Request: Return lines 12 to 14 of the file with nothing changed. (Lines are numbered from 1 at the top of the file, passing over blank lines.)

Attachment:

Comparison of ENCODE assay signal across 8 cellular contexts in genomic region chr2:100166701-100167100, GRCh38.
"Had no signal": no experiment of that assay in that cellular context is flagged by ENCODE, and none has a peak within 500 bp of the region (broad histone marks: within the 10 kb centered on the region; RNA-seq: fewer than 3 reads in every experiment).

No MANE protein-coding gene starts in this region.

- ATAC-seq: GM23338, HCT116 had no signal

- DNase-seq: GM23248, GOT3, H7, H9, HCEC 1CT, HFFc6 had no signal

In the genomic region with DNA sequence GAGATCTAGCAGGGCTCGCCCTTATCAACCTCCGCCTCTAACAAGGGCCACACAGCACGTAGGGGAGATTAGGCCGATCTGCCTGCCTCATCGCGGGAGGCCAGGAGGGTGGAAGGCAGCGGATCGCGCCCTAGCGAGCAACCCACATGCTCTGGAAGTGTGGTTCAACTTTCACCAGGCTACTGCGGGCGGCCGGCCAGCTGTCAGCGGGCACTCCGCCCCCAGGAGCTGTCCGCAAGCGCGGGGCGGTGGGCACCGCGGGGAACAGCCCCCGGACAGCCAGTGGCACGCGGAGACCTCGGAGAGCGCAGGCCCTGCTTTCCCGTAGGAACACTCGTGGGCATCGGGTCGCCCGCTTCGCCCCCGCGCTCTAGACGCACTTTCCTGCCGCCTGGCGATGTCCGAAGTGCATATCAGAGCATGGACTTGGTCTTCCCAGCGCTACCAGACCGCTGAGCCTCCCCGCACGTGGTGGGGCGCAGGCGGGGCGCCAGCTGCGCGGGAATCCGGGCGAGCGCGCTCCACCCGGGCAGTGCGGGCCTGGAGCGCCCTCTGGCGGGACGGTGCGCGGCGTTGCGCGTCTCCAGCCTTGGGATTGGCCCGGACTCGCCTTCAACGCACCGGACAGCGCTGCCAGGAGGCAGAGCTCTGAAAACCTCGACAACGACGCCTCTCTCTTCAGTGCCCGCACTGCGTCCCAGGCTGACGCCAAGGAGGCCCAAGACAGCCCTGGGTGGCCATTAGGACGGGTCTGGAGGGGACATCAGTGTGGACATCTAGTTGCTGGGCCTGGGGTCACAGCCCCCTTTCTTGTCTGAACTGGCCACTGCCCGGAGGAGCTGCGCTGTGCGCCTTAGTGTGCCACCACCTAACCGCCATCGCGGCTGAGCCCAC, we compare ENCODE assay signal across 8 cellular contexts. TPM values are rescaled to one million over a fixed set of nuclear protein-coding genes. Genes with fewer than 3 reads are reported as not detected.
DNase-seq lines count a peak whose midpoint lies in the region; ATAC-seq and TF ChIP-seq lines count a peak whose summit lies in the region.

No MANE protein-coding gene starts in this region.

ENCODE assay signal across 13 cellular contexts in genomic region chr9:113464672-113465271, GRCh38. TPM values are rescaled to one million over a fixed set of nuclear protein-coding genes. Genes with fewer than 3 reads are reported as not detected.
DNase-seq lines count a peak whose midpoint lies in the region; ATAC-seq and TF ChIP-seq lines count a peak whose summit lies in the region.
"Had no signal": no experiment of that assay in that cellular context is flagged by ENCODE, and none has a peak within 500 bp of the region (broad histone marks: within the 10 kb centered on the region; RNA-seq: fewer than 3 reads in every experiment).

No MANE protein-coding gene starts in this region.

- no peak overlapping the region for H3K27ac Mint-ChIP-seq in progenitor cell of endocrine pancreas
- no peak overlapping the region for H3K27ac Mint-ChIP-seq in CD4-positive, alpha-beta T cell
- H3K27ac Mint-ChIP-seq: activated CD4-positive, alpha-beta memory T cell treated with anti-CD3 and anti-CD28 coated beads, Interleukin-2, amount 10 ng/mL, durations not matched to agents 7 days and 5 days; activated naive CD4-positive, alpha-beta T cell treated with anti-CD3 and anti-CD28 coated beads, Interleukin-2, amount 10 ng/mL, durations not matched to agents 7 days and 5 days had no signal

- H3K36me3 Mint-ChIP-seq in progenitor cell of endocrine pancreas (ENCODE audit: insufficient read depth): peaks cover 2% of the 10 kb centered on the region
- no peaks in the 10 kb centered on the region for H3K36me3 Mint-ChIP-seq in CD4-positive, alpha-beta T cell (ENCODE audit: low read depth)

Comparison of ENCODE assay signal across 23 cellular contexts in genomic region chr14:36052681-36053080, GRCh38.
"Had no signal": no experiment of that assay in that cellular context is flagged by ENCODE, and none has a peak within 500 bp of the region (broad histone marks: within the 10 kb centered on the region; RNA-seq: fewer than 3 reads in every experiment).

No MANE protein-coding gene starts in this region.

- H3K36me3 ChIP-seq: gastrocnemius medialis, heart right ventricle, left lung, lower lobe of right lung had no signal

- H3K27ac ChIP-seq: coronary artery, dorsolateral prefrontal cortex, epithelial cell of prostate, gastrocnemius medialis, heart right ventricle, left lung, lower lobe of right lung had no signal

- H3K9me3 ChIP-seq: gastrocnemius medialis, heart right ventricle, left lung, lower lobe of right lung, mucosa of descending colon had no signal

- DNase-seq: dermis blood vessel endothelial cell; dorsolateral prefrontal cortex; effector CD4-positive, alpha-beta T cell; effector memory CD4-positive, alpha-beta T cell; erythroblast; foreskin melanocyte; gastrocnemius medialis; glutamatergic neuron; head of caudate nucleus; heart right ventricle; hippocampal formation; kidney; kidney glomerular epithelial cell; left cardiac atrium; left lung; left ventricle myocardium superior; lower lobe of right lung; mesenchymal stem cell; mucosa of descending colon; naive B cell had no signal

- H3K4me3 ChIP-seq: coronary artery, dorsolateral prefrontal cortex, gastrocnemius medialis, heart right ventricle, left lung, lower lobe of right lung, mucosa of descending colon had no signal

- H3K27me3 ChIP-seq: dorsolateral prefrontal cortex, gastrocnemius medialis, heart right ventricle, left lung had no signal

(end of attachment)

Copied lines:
No MANE protein-coding gene starts in this region.

- no peak overlapping the region for H3K27ac Mint-ChIP-seq in progenitor cell of endocrine pancreas
- no peak overlapping the region for H3K27ac Mint-ChIP-seq in CD4-positive, alpha-beta T cell